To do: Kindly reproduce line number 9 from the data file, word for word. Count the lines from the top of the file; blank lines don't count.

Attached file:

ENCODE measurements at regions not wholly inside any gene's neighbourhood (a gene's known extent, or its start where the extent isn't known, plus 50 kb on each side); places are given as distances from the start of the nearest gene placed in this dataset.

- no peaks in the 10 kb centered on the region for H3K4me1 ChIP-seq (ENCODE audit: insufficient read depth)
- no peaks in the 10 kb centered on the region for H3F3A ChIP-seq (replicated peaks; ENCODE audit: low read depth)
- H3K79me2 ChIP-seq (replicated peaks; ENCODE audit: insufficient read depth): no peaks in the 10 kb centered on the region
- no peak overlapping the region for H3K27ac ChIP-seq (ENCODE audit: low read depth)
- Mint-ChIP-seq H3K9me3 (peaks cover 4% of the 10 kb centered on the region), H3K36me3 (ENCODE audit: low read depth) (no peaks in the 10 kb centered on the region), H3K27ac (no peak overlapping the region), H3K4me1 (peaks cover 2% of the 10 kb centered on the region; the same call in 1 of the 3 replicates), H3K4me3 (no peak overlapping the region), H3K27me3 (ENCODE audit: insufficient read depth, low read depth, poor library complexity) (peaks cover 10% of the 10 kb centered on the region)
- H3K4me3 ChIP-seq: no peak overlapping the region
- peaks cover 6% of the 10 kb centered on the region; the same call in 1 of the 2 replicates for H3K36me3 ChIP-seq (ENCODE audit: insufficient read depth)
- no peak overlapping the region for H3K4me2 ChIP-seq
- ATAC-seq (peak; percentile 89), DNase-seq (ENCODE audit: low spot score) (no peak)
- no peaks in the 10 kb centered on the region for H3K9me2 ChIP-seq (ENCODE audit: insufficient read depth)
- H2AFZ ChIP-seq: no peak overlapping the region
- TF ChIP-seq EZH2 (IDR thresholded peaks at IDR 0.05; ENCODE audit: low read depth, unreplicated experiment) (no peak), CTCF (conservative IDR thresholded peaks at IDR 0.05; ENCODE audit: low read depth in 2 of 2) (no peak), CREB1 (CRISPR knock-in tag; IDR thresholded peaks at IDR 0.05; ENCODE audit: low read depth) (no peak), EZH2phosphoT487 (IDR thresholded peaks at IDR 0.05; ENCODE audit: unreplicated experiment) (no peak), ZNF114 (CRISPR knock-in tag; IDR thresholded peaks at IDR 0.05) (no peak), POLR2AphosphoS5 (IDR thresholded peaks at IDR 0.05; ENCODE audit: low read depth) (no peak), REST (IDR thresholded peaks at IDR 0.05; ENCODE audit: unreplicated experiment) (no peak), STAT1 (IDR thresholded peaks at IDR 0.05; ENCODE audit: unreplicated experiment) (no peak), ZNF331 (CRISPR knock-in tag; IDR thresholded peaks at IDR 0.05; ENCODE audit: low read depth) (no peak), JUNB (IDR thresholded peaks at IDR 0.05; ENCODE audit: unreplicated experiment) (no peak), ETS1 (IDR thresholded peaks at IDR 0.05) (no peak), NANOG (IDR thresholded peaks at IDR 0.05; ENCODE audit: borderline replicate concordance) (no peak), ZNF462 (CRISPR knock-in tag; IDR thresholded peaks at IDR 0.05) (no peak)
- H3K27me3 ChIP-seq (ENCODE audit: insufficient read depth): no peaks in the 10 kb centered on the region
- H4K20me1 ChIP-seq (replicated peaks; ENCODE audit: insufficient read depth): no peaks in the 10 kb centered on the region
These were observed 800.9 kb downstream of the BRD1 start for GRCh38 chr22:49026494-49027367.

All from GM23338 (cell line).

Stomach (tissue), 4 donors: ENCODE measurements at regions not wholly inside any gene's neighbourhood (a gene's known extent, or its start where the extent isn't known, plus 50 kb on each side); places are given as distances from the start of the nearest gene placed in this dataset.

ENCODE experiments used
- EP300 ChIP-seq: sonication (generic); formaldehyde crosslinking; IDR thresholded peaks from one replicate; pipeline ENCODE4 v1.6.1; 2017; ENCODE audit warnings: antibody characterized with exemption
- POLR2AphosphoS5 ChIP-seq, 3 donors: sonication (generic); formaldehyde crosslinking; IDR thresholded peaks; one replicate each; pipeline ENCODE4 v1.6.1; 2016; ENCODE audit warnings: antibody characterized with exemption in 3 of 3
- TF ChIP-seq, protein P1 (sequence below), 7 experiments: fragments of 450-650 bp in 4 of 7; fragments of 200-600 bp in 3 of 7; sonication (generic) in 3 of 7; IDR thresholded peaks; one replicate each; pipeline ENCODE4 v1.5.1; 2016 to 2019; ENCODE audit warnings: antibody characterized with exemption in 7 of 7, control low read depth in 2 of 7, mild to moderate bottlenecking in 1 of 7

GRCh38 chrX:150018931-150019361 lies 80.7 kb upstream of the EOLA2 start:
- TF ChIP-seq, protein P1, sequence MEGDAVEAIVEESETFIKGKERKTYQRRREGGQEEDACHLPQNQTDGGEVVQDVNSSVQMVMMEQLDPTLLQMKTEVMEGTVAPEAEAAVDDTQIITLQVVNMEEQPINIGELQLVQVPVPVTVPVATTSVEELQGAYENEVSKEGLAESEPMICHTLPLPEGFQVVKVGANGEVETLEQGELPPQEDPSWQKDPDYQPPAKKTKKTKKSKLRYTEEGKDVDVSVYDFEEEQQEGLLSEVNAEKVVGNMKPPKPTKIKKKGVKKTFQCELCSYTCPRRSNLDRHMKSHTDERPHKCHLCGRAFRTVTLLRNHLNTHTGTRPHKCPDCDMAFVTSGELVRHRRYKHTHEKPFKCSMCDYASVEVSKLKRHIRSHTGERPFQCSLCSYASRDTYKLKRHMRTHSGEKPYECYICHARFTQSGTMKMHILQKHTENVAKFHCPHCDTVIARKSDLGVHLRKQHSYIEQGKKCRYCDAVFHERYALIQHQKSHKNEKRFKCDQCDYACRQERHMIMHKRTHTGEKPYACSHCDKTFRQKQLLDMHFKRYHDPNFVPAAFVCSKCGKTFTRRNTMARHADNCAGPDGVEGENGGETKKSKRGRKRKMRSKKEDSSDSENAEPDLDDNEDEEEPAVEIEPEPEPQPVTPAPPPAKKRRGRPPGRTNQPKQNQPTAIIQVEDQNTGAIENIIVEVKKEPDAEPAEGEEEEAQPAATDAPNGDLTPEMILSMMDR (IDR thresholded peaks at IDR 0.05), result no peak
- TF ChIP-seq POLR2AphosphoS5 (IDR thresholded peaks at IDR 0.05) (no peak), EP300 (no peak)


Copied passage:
- no peak overlapping the region for H3K4me2 ChIP-seq